HUNTINGTON, W.Va.—Lost in Marshall’s mistakes a week ago was the fact that the defense actually played a pretty good ball game. Obviously it was not a perfect game. Ohio did convert third down after third down and chew 8:31 off the clock on a 17-play drive in the second half. But the defense held Ohio’s running game and quarterback Tyler Tettleton in check for the most part.
Ohio was limited to 60 yards rushing, averaging just 1.7 yards per rush. Tettleton threw for 266 yards but the average pass went for just seven yards. However, Marshall could not dig itself out of the hole it created by turning the ball over four times and Doc Holliday knows his team took the loss personally.
“They took that thing awful ha rd but they also know that one game does not define a season and they know that and they’ll be good. Effort has not been an issue,” emphasizes Doc Holliday.
This week the stakes have been raised as Marshall takes on Virginia Tech and quarterback Logan Thomas. Thomas is a different style quarterback than Tettleton and brings his own unique set of challenges to the table.
First of all is Thomas’s size. He more resembles a tight end than a quarterback. The redshirt-senior is 6-foot-6, 254 pounds in the pocket.
“He looks bigger than that when he gets out on the field,” says Holliday. “He’s an impressive guy that can make all the throws.”
Marshall has done a good job getting pressure on the quarterback this year but Thomas’s size in the pocket makes him much more difficult to bring down than the average signal caller. Defensive Coordinator Chuck Heater says making solid hits and gang tackling will be especially important this week.
“He’s so big and strong you can fall off of him if you’re a 220 pound linebacker. You’ve got to wrap him up. He’s a physically imposing guy, that’s for sure,” notes Heater.
So far this year, teams have dared Virginia Tech to beat them through the air.
There are two reasons. The Hokie running game has struggled early on and there are two versions of Logan Thomas that may show up.
There’s the Logan Thomas who completed 10-of-11 for 117 yards on a pair of touchdown drives against East Carolina. Eight of those passes went for first downs. On the flip side, Thomas can also gift wrap interceptions for defenses. ECU linebacker Montese Overton dropped a potential pick-six in the fourth quarter of the Pirates 15-10 loss to Virginia Tech a week ago that would likely have completely altered the outcome of the game.
One drive Thomas can look like an NFL caliber quarterback and the next drive he can make offensive coordinator Scot Loeffler want to pull out his hair.
Some credit must be given to the ECU defense a week ago as well. Doc Holliday says the Pirates made Virginia Tech earn every inch.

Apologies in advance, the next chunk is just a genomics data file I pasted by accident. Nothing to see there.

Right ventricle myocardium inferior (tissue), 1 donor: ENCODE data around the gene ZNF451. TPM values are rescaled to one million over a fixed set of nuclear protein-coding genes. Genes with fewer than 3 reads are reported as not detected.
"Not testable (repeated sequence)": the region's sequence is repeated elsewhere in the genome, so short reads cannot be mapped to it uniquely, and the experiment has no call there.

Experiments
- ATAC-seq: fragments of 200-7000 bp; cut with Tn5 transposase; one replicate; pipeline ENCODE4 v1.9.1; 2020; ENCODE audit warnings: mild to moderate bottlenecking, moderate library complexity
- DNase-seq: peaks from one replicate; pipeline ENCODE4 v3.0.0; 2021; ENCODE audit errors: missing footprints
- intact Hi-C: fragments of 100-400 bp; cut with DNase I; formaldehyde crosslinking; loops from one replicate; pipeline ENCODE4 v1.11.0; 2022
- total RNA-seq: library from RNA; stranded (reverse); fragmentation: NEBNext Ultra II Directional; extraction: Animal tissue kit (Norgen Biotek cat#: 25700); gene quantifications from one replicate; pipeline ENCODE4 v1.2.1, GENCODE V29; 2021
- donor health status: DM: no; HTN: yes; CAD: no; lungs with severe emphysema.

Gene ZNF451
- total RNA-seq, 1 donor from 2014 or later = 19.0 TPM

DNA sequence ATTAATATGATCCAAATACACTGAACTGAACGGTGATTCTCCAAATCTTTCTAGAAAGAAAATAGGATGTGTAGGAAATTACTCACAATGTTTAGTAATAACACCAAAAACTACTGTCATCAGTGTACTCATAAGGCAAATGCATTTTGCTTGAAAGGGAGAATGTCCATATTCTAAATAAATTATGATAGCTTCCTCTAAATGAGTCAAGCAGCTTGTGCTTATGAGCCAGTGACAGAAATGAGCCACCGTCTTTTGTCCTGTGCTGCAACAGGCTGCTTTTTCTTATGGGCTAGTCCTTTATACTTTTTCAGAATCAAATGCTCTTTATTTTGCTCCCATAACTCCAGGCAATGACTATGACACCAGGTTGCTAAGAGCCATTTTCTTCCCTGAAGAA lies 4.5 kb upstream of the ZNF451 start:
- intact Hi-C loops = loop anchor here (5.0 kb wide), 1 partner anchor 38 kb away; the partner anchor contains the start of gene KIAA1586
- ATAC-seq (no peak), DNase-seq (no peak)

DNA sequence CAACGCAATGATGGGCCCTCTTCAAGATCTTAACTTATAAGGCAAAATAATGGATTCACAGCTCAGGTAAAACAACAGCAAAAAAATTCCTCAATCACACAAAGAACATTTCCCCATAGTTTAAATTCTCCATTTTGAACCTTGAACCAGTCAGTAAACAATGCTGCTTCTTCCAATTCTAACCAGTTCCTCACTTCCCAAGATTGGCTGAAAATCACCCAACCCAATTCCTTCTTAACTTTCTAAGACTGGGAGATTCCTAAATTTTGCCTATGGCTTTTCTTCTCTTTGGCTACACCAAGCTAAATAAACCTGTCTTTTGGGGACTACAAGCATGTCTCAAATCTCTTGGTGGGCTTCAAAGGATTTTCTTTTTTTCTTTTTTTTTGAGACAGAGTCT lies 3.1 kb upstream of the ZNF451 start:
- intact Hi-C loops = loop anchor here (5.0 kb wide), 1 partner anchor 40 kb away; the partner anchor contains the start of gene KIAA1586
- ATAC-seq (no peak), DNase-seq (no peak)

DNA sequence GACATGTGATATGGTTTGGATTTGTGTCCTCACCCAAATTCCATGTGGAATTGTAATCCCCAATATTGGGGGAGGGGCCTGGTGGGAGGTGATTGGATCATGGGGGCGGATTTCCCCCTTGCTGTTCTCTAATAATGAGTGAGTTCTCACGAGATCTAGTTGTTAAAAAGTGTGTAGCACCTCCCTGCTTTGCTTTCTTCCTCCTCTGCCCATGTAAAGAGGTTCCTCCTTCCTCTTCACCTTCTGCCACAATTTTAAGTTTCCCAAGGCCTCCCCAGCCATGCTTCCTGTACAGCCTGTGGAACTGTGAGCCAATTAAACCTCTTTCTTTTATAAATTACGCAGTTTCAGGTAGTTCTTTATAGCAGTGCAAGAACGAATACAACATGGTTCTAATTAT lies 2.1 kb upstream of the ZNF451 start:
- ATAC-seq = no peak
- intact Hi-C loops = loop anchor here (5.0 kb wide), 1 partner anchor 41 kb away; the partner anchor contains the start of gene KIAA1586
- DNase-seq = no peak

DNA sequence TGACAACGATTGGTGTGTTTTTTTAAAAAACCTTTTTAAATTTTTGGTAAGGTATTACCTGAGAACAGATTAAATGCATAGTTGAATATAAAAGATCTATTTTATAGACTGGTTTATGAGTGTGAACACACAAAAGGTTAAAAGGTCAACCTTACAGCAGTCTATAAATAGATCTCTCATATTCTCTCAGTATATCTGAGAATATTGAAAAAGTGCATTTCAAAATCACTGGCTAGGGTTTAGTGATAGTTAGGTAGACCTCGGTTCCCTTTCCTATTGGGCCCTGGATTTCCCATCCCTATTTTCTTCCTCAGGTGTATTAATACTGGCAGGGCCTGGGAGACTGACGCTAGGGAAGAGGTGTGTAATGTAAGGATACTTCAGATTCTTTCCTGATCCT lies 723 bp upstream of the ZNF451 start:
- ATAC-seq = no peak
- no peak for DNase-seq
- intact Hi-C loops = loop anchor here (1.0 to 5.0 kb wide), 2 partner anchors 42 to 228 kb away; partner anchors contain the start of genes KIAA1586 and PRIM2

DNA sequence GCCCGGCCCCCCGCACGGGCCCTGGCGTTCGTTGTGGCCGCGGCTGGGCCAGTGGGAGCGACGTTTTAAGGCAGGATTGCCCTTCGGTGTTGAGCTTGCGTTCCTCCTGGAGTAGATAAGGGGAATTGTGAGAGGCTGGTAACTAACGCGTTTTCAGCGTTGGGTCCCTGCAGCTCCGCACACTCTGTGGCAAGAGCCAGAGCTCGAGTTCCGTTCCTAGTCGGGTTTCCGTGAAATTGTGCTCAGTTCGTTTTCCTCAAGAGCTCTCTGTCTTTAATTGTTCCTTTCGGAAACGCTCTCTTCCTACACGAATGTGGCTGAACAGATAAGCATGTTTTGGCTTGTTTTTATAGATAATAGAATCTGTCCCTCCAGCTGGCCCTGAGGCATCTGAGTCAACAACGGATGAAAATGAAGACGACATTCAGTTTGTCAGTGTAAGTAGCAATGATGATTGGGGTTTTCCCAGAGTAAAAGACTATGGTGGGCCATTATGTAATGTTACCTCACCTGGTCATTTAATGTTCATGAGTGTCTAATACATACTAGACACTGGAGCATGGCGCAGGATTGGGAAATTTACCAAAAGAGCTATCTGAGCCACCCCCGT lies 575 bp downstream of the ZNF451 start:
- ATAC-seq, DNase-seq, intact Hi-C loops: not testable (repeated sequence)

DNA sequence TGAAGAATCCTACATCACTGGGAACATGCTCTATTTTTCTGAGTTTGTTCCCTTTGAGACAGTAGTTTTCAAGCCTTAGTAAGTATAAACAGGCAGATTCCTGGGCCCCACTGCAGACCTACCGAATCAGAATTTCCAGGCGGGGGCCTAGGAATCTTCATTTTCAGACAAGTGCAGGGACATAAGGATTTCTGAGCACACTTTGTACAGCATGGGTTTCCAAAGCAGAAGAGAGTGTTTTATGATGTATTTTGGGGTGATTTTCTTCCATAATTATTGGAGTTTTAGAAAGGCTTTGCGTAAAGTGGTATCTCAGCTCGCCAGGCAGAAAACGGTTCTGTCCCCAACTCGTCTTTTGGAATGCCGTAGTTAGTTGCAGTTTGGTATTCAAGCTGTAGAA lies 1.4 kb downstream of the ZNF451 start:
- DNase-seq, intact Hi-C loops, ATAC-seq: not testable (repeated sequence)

“East Carolina played extremely well on defense. They’re as good as they’ve ever been on defense.”
Frank Beamer desperately wants to run the football. His is one of the few offenses left that actually uses a fullback. However, the running attack has struggled for Virginia Tech. East Carolina was committed to stopping the run and shutdown the Hokies. Trey Edmunds had just 42 yards on 21 carries and found little running room. The rest of the Hokies only contributed another seven yards on the ground.
“Part of their issues is revamping the tight end and revamping the offensive line,” says defensive coordinator Chuck Heater. “It’s just some of the growing pains they’re going through.”
Starting tight end Ryan Malleck was injured in preseason practice and lost for the year and since then Virginia Tech has been looking for a suitable replacement. Going into the season he was the only tight end with any receptions on the roster. Duan Perez-Means has stepped in as the starter and Darius Redman and Kalvin Cline have split time has the number two tight end.
Along the offensive line, the Hokies have a pair of first-year starters at tackles in Jonathan McLaughlin and Brent Benedict. Virginia Tech played musical chairs with the offensive line through most of spring and preseason camps trying to replace tackles Vinston Painter and Nick Becton and utility lineman Michael Via.
If the line gives Logan Thomas time, he has a talented group of receivers to throw to. Redshirt-Sophomore Demetrius Knowles and freshman Joshua Stanford will start out wide for the Hokies.
So, how does the Marshall defense prepare to take on Virginia Tech’s offense and simulate a quarterback with the size and athleticism of Logan Thomas?
The answer is you don’t. But Holliday says they do their best.
“You just do what he does. You simulate like we do every week. We go good on good. Our seconds go against our first defense emulating Virginia Tech’s offense. We get as good as players as we can and work extremely hard to get better.”
Like East Carolina, Marshall must play sound defense and pressure the Hokies and force Logan Thomas to beat them. Thomas is prone to making mistakes and The Herd must capitalize if it is able to force turnovers and get the Hokie offense out of rhythm.